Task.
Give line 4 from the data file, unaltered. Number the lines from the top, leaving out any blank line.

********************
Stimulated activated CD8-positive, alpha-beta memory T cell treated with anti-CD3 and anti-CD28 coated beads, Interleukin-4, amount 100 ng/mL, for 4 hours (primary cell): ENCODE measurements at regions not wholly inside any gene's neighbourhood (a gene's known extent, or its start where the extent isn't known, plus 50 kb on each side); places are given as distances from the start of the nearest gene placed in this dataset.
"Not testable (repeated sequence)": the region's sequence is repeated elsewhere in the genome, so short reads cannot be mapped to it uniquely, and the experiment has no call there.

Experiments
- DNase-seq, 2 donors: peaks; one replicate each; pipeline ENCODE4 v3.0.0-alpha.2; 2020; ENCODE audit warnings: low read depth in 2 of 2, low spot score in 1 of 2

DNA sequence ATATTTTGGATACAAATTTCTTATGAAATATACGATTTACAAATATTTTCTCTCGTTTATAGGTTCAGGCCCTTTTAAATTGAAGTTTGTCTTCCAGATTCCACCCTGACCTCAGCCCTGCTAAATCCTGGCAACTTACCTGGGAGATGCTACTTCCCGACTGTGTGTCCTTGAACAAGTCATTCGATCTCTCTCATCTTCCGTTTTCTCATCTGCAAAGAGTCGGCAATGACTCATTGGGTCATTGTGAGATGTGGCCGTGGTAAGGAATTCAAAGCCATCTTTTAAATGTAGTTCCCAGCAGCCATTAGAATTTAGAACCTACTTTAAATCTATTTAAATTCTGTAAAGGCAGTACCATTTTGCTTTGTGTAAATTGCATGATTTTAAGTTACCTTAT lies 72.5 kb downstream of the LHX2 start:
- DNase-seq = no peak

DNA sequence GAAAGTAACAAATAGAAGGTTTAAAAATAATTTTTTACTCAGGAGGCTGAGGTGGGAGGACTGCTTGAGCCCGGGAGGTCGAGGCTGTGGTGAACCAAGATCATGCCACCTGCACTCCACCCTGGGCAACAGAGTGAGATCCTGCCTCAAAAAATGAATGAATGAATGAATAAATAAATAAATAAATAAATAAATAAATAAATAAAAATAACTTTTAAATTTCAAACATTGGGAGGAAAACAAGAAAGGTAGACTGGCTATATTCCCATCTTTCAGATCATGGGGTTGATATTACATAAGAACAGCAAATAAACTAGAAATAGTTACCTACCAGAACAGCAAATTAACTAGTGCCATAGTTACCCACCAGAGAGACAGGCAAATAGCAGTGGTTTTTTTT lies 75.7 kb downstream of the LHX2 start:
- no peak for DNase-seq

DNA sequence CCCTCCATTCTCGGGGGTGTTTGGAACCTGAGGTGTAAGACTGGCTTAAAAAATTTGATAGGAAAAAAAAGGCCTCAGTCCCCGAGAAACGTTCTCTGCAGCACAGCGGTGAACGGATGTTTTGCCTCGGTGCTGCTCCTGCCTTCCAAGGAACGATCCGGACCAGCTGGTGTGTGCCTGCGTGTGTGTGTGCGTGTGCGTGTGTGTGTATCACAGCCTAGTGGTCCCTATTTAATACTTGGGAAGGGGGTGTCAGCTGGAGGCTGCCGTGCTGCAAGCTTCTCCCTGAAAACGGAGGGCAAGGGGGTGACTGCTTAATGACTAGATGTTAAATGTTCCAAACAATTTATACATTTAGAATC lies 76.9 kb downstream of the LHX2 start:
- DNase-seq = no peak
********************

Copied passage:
- DNase-seq, 2 donors: peaks; one replicate each; pipeline ENCODE4 v3.0.0-alpha.2; 2020; ENCODE audit warnings: low read depth in 2 of 2, low spot score in 1 of 2